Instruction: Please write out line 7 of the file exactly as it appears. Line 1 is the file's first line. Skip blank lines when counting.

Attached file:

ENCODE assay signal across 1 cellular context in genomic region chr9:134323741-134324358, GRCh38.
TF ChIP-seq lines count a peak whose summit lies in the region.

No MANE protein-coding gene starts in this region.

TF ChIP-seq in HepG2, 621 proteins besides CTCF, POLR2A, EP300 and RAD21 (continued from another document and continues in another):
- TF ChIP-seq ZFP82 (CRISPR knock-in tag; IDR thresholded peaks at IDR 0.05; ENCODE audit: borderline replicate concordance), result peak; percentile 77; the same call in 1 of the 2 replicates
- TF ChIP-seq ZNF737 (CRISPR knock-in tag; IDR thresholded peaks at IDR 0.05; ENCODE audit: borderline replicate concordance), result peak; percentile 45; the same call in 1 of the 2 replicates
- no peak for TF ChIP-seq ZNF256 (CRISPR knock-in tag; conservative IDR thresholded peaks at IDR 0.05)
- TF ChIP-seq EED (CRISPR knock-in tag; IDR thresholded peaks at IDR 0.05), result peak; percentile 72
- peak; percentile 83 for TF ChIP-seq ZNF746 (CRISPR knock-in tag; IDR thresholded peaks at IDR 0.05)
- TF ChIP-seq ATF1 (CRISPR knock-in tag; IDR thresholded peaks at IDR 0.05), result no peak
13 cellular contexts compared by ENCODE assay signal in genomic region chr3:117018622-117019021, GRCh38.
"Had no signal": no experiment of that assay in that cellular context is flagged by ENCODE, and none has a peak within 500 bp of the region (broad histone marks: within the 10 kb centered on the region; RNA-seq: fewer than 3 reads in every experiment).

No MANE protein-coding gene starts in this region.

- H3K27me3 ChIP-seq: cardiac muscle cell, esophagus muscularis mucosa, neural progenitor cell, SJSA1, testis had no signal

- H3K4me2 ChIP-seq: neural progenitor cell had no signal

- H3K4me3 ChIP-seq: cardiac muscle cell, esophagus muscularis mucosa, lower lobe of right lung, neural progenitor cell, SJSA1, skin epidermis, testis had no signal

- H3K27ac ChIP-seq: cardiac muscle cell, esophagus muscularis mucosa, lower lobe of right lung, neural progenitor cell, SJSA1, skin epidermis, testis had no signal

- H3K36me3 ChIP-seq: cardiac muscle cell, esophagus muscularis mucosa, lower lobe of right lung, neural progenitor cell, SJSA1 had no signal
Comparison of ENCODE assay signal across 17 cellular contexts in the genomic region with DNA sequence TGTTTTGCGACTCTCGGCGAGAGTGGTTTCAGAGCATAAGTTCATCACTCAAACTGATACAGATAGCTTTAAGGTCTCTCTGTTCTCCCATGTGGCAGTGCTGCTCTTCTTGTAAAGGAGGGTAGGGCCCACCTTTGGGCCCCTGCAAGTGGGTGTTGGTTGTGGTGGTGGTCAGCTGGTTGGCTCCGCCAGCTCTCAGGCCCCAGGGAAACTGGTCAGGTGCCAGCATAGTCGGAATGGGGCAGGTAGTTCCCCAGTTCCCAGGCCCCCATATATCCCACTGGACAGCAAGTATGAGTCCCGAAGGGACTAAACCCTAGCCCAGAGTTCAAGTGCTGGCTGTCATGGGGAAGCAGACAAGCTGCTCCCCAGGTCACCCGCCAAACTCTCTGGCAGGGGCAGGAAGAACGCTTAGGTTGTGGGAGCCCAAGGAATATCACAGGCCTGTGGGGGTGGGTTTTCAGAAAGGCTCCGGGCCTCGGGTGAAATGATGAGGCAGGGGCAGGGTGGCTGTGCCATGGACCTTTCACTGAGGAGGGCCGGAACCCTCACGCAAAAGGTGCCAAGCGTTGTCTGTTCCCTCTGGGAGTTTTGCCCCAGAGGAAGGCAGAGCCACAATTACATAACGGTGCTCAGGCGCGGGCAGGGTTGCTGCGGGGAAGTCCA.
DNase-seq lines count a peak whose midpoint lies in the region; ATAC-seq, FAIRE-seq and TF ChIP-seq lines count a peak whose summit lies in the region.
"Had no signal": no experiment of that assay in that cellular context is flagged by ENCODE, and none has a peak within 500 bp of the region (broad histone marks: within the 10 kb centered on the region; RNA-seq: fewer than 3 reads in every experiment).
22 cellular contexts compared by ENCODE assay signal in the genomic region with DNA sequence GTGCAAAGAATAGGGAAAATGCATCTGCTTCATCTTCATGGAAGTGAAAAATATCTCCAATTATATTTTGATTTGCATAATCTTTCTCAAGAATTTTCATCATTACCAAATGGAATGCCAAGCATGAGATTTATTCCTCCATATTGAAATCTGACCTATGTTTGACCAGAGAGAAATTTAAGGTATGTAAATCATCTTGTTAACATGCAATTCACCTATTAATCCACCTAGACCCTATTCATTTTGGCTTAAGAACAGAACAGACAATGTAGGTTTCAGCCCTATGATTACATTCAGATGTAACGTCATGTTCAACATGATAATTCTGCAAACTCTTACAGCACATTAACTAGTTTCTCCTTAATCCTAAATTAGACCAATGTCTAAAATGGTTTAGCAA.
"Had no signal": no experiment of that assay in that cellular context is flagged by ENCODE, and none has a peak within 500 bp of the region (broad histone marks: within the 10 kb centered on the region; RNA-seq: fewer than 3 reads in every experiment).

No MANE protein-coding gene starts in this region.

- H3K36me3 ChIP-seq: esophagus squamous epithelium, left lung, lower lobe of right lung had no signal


- no peak for TF ChIP-seq ZNF256 (CRISPR knock-in tag; conservative IDR thresholded peaks at IDR 0.05)